The Prime Minister said during Question Time that the Government would introduce amendments to the Northern Ireland Bill which would enshrine a strict timetable for de-commissioning in the legislation. The amendments would also allow for the formal identification of any parties that defaulted in the process and for the suspension of the institutions created by Northern Irish devolution.
The concessions, which mirror suggestions made by John Major, are a last- minute attempt to convince David Trimble, the Ulster Unionists' leader, to support the peace deal.
William Hague and Paddy Ashdown welcomed the Government's "readiness to amend the Bill". Mr Hague said he hoped the Government was responding to the "genuine concerns" expressed about the lack of "fail safes" in the legislation.
The Bill cleared the Commons on Tuesday night, after eight hours of impassioned debate, amid deep divisions over the effectiveness of the safeguards contained in it.
Mr Blair said he had "listened very carefully" to comments made during the debate, urging all parties to take the "final step" to secure a stable and peaceful future for Northern Ireland. "I hope that all the politicians in Northern Ireland do make their very best efforts to secure this chance for a lasting peace and settlement in Northern Ireland," he said.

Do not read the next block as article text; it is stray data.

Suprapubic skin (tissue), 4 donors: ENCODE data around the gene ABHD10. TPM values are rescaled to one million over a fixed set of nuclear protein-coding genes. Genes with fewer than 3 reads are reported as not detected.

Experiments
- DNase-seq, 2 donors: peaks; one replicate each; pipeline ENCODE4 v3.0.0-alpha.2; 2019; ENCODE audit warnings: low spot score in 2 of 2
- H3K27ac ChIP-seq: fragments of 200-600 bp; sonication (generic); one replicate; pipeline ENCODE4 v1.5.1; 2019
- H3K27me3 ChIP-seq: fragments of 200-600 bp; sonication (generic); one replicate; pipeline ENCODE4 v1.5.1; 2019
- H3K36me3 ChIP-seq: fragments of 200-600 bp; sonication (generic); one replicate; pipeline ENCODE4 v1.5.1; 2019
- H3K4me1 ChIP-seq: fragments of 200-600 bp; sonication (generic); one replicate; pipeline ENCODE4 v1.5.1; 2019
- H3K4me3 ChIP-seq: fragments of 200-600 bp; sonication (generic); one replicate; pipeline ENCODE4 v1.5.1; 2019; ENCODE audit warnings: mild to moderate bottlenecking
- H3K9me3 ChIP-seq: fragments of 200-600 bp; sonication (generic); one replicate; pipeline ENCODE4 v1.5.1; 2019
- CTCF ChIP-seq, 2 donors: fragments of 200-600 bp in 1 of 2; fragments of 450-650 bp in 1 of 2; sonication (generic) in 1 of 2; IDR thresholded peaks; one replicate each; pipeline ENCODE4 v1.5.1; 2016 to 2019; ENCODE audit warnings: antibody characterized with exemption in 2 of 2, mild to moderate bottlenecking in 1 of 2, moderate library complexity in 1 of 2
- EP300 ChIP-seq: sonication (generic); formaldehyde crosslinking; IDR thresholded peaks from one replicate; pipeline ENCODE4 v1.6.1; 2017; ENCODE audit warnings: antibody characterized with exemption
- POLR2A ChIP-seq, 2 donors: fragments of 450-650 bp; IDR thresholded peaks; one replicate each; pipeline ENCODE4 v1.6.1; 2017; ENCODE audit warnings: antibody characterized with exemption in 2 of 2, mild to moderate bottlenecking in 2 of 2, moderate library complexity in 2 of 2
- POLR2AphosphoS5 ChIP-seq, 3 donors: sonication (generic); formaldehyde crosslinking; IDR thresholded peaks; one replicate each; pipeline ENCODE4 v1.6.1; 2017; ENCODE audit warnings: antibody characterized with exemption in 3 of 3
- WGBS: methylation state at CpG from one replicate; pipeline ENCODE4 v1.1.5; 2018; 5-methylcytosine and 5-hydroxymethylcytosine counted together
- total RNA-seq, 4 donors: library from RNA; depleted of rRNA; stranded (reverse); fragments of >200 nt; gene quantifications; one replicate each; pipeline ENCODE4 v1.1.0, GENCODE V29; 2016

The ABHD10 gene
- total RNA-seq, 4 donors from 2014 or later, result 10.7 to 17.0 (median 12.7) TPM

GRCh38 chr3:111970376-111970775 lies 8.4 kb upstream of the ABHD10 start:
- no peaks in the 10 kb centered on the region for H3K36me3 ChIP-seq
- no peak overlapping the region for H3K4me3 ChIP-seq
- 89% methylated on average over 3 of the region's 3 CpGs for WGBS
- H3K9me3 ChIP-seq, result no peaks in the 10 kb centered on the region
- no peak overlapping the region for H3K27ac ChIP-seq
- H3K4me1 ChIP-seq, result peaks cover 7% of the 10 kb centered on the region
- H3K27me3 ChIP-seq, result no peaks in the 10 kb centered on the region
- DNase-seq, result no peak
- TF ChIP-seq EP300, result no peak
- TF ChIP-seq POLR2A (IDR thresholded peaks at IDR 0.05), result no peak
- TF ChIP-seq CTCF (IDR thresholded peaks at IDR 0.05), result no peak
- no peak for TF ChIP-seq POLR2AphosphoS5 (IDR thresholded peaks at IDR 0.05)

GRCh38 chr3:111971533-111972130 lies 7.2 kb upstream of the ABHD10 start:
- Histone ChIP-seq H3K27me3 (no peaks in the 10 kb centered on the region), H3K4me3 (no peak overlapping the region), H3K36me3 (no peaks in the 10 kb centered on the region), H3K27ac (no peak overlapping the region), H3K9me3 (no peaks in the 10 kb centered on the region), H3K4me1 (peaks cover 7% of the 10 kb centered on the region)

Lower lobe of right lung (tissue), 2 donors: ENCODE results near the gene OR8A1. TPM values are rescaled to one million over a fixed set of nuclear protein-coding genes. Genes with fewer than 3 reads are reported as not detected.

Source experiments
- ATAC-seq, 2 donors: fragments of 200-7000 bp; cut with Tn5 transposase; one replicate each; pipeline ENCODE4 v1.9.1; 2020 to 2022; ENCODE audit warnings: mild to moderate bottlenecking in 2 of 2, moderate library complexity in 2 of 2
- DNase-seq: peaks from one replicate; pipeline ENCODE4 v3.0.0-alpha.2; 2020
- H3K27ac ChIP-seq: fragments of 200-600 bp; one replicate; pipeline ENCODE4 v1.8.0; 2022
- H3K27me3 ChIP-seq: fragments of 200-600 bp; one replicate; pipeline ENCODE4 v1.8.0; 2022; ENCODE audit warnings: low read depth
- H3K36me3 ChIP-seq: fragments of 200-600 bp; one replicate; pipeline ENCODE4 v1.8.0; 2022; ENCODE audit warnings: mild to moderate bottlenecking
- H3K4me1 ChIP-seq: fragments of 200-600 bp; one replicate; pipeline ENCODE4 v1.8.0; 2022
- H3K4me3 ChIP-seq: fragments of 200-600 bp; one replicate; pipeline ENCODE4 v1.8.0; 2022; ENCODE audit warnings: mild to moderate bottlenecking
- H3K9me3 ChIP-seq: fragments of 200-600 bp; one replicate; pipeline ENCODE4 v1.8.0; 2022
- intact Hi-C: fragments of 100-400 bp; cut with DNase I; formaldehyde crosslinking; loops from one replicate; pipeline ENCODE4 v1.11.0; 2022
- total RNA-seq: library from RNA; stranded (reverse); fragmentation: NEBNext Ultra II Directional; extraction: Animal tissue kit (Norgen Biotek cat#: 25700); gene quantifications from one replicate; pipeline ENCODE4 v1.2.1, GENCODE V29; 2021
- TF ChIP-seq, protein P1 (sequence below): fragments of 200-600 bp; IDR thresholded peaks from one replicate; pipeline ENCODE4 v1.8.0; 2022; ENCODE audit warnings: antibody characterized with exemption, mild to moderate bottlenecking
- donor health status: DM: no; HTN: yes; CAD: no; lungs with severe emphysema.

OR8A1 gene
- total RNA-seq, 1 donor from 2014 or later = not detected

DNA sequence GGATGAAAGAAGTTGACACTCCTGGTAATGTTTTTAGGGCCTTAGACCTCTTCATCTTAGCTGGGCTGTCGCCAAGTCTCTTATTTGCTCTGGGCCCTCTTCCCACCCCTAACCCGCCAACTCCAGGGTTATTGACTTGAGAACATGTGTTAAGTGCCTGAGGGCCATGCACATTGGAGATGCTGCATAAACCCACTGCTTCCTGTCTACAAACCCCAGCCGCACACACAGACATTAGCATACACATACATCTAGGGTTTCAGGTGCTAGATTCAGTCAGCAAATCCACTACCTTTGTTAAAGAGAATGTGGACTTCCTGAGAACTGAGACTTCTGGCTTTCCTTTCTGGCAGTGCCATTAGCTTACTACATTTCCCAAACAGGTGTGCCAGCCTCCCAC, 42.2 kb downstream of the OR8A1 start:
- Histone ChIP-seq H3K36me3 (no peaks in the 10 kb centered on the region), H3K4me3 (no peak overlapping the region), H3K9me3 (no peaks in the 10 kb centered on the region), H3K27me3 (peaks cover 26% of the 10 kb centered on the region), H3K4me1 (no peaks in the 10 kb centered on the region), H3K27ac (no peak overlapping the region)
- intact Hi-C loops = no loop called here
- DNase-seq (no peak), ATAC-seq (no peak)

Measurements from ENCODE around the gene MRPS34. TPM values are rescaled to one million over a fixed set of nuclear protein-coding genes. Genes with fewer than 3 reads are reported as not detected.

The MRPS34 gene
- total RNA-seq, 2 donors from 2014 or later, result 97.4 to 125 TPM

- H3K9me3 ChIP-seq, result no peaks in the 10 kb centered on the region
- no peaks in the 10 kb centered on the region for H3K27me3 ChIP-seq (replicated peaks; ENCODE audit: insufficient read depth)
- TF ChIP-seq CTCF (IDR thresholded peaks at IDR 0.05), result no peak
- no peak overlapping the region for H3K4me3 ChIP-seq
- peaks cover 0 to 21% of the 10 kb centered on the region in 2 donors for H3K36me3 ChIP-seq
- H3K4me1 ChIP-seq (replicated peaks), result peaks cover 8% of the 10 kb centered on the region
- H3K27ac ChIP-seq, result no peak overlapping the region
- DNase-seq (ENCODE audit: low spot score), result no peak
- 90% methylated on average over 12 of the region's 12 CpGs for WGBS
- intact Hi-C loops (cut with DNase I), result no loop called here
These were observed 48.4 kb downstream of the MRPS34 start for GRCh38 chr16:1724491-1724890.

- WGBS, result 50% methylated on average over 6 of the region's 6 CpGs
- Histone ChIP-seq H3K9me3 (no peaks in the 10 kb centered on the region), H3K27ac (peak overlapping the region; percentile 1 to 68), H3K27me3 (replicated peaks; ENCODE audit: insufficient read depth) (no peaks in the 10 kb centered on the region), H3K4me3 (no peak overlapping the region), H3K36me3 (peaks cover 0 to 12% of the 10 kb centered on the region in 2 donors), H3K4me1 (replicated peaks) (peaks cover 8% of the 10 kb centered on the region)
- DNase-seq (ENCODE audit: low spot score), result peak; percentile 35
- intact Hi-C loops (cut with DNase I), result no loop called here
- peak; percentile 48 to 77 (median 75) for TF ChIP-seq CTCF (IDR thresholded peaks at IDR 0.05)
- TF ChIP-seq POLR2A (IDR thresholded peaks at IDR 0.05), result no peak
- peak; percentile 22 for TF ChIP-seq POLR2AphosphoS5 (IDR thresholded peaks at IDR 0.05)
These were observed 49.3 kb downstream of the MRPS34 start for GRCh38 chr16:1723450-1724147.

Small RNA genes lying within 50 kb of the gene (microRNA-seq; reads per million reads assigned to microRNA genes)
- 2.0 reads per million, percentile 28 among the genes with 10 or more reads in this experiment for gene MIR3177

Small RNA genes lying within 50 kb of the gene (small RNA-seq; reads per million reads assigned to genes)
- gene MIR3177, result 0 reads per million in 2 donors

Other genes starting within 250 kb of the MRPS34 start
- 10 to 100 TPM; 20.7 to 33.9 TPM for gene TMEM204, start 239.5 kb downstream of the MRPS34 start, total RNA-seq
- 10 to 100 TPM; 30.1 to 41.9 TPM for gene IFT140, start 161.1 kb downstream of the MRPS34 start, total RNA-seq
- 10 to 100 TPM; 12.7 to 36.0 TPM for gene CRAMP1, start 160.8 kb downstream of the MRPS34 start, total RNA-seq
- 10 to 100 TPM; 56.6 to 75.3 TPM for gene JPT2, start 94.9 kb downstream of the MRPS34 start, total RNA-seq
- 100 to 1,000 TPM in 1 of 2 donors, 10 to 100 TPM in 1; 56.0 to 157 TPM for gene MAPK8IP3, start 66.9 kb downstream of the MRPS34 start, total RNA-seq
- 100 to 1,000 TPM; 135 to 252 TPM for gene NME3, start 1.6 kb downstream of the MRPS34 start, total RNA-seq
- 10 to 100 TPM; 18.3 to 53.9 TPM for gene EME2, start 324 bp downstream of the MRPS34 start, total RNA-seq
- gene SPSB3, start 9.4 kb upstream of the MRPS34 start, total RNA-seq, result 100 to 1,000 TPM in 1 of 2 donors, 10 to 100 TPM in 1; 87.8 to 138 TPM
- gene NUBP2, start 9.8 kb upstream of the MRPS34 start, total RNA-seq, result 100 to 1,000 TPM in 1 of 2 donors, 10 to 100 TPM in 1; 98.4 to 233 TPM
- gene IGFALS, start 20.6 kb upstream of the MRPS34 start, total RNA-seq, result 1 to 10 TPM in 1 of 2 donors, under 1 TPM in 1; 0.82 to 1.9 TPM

"We have listened very carefully to the comments made in the House yesterday. We will, therefore, bring forward further amendments in an effort to provide a basis upon which all people can agree this last step in the Good Friday Agreement process.
"In particular, those amendments will focus on making sure that decommissioning happens in accordance with a timetable to be laid down by General John de Chastelain actually in the Bill and making clear that any breach of that timetable will lead to the automatic suspension of the institutions."
But during the Bill's second reading in the Lords, Lord Molyneaux of Killead, the former unionist leader, dismissed it as an "act of vandalism". "This wholly destructive Bill would obstruct all that we have achieved." Lord Molyneaux said the Government had intelligence reports which proved that the IRA had decided to "reject decommissioning at any time in the future".
Lord Tebbit, whose wife became wheelchair-bound when injured by the Brighton bomb, condemned the IRA's failure to decommission "even a single rifle or ounce of semtex". "If Sinn Fein/IRA are committed to peace why are they holding on to their weapons unless killing is still on their agenda," he said. Peers were being asked to support a "pig in a poke" which would give hope not "to democrats but to bandits," he said.Reuse content